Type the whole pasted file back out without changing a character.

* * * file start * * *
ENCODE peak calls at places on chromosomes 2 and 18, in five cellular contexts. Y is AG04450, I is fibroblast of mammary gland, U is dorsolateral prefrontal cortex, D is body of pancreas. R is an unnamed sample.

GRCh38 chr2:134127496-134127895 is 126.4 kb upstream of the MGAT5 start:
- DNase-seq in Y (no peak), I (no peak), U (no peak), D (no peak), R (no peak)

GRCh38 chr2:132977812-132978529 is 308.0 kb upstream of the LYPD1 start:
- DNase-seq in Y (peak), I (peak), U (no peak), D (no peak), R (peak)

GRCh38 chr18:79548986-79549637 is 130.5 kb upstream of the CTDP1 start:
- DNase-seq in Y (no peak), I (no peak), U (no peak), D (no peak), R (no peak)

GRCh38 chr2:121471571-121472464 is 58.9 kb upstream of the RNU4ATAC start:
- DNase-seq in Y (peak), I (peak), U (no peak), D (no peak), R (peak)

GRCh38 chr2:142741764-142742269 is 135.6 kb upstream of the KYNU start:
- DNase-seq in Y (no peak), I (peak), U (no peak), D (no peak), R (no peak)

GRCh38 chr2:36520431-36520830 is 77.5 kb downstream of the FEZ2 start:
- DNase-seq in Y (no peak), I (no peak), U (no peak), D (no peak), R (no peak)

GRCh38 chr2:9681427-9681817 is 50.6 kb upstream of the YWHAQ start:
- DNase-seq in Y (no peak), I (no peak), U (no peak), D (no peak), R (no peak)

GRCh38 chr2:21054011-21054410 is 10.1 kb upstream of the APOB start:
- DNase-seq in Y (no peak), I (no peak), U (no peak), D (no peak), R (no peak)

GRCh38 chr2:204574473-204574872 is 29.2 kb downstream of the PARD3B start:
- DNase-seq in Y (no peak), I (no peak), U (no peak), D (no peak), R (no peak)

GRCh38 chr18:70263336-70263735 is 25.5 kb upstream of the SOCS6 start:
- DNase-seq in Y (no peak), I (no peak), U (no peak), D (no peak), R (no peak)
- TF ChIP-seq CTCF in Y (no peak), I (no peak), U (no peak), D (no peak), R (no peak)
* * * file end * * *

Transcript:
ENCODE peak calls at places on chromosomes 2 and 18, in five cellular contexts. Y is AG04450, I is fibroblast of mammary gland, U is dorsolateral prefrontal cortex, D is body of pancreas. R is an unnamed sample.

GRCh38 chr2:134127496-134127895 is 126.4 kb upstream of the MGAT5 start:
- DNase-seq in Y (no peak), I (no peak), U (no peak), D (no peak), R (no peak)

GRCh38 chr2:132977812-132978529 is 308.0 kb upstream of the LYPD1 start:
- DNase-seq in Y (peak), I (peak), U (no peak), D (no peak), R (peak)

GRCh38 chr18:79548986-79549637 is 130.5 kb upstream of the CTDP1 start:
- DNase-seq in Y (no peak), I (no peak), U (no peak), D (no peak), R (no peak)

GRCh38 chr2:121471571-121472464 is 58.9 kb upstream of the RNU4ATAC start:
- DNase-seq in Y (peak), I (peak), U (no peak), D (no peak), R (peak)

GRCh38 chr2:142741764-142742269 is 135.6 kb upstream of the KYNU start:
- DNase-seq in Y (no peak), I (peak), U (no peak), D (no peak), R (no peak)

GRCh38 chr2:36520431-36520830 is 77.5 kb downstream of the FEZ2 start:
- DNase-seq in Y (no peak), I (no peak), U (no peak), D (no peak), R (no peak)

GRCh38 chr2:9681427-9681817 is 50.6 kb upstream of the YWHAQ start:
- DNase-seq in Y (no peak), I (no peak), U (no peak), D (no peak), R (no peak)

GRCh38 chr2:21054011-21054410 is 10.1 kb upstream of the APOB start:
- DNase-seq in Y (no peak), I (no peak), U (no peak), D (no peak), R (no peak)

GRCh38 chr2:204574473-204574872 is 29.2 kb downstream of the PARD3B start:
- DNase-seq in Y (no peak), I (no peak), U (no peak), D (no peak), R (no peak)

GRCh38 chr18:70263336-70263735 is 25.5 kb upstream of the SOCS6 start:
- DNase-seq in Y (no peak), I (no peak), U (no peak), D (no peak), R (no peak)
- TF ChIP-seq CTCF in Y (no peak), I (no peak), U (no peak), D (no peak), R (no peak)